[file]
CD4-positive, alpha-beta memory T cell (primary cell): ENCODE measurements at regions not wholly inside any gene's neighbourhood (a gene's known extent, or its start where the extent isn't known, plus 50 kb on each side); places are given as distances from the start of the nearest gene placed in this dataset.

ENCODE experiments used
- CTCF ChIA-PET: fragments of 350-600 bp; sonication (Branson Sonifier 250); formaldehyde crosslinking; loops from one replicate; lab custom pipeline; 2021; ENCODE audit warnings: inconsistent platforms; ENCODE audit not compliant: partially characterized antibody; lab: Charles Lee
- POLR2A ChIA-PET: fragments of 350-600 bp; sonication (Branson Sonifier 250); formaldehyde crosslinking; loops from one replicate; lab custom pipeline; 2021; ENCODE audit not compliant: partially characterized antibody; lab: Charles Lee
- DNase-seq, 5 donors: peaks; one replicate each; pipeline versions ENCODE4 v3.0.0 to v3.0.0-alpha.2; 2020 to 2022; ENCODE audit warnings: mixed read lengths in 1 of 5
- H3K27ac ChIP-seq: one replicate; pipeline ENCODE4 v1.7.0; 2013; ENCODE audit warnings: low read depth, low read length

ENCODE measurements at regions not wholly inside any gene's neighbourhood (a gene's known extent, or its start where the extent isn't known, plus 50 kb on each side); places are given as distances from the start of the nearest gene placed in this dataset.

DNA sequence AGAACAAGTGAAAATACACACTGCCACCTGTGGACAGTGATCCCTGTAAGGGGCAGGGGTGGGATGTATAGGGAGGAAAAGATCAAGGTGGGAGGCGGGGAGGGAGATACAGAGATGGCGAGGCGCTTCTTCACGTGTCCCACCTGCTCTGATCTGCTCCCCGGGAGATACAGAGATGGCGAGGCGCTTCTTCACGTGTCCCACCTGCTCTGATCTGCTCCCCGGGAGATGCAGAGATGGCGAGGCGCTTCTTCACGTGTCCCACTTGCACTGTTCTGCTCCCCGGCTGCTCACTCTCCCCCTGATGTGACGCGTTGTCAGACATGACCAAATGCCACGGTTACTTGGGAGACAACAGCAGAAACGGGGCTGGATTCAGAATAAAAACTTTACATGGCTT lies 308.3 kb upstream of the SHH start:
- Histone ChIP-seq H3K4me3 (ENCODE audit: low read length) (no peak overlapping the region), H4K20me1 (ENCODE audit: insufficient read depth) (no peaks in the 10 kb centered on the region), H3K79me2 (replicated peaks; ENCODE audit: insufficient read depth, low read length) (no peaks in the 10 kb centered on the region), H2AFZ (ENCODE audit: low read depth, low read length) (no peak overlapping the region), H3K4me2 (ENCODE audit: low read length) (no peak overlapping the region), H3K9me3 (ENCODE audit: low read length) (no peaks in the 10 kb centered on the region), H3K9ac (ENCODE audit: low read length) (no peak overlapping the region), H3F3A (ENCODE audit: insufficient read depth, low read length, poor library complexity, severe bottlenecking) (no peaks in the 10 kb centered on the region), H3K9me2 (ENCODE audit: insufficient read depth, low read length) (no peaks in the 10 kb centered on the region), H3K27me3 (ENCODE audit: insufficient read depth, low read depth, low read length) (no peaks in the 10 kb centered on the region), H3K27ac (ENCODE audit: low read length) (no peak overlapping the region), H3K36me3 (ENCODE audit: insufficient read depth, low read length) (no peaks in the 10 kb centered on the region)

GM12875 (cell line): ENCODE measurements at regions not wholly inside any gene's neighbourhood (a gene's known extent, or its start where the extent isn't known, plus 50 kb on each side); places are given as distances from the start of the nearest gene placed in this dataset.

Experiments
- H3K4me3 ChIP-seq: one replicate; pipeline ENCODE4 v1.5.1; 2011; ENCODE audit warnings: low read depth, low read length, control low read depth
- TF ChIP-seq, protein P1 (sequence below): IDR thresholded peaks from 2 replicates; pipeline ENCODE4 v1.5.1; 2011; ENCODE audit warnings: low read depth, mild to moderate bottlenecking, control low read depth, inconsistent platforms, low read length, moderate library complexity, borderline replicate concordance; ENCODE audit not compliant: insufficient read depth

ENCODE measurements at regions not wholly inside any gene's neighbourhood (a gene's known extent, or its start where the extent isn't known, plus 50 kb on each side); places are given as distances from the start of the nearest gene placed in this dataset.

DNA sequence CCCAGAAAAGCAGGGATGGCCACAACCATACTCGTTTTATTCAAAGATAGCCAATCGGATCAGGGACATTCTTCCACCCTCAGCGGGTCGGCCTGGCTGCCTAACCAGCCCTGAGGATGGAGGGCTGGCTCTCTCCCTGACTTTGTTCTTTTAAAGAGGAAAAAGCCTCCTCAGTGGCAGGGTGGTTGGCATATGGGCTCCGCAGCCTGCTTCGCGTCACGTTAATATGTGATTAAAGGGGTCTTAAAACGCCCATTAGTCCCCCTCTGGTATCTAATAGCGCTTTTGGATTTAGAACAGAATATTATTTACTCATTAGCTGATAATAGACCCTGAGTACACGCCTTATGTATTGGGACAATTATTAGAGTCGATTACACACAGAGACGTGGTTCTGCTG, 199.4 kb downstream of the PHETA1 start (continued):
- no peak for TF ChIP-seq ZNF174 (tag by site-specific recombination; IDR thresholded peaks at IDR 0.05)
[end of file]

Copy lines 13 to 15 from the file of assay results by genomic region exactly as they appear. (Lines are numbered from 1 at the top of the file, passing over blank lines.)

- TF ChIP-seq, protein P1 (sequence below): IDR thresholded peaks from 2 replicates; pipeline ENCODE4 v1.5.1; 2011; ENCODE audit warnings: low read depth, mild to moderate bottlenecking, control low read depth, inconsistent platforms, low read length, moderate library complexity, borderline replicate concordance; ENCODE audit not compliant: insufficient read depth

ENCODE measurements at regions not wholly inside any gene's neighbourhood (a gene's known extent, or its start where the extent isn't known, plus 50 kb on each side); places are given as distances from the start of the nearest gene placed in this dataset.

DNA sequence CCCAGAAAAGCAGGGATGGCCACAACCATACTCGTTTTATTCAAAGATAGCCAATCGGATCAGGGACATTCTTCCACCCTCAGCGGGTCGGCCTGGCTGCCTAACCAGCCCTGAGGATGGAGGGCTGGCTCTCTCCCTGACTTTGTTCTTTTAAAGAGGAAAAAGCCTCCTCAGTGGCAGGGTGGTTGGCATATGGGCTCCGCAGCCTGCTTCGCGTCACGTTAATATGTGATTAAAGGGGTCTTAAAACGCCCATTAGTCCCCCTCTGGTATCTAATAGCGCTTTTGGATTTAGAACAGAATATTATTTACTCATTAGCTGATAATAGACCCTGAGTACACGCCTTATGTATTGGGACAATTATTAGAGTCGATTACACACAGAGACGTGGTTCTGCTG, 199.4 kb downstream of the PHETA1 start (continued):